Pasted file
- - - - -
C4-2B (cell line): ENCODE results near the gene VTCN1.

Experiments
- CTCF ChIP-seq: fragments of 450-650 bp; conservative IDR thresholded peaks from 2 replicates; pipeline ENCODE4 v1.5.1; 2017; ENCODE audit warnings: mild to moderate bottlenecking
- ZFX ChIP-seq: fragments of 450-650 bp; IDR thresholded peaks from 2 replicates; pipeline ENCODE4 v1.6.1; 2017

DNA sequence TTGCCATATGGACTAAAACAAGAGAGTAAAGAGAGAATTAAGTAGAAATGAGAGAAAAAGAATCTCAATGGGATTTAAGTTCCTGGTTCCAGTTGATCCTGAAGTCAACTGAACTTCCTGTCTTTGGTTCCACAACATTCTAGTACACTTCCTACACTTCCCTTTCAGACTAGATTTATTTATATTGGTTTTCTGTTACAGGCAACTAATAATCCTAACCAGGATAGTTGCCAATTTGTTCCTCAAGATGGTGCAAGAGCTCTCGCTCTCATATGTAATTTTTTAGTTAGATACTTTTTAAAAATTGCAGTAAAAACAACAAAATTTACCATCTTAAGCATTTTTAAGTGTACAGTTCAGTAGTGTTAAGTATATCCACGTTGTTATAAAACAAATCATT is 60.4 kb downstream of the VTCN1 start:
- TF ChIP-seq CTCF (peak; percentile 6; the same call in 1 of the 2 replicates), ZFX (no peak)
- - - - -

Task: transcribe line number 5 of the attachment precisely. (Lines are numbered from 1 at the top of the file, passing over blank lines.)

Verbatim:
DNA sequence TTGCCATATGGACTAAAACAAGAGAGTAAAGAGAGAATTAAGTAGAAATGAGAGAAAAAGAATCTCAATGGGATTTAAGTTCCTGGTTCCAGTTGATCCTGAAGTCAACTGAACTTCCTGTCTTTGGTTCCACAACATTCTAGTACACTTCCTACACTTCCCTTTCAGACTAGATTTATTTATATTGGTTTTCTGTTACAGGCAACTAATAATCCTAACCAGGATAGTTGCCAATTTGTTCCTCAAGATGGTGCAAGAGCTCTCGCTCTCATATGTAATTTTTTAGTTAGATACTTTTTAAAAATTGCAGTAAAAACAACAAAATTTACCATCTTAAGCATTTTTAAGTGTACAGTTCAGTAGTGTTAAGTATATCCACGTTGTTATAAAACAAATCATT is 60.4 kb downstream of the VTCN1 start: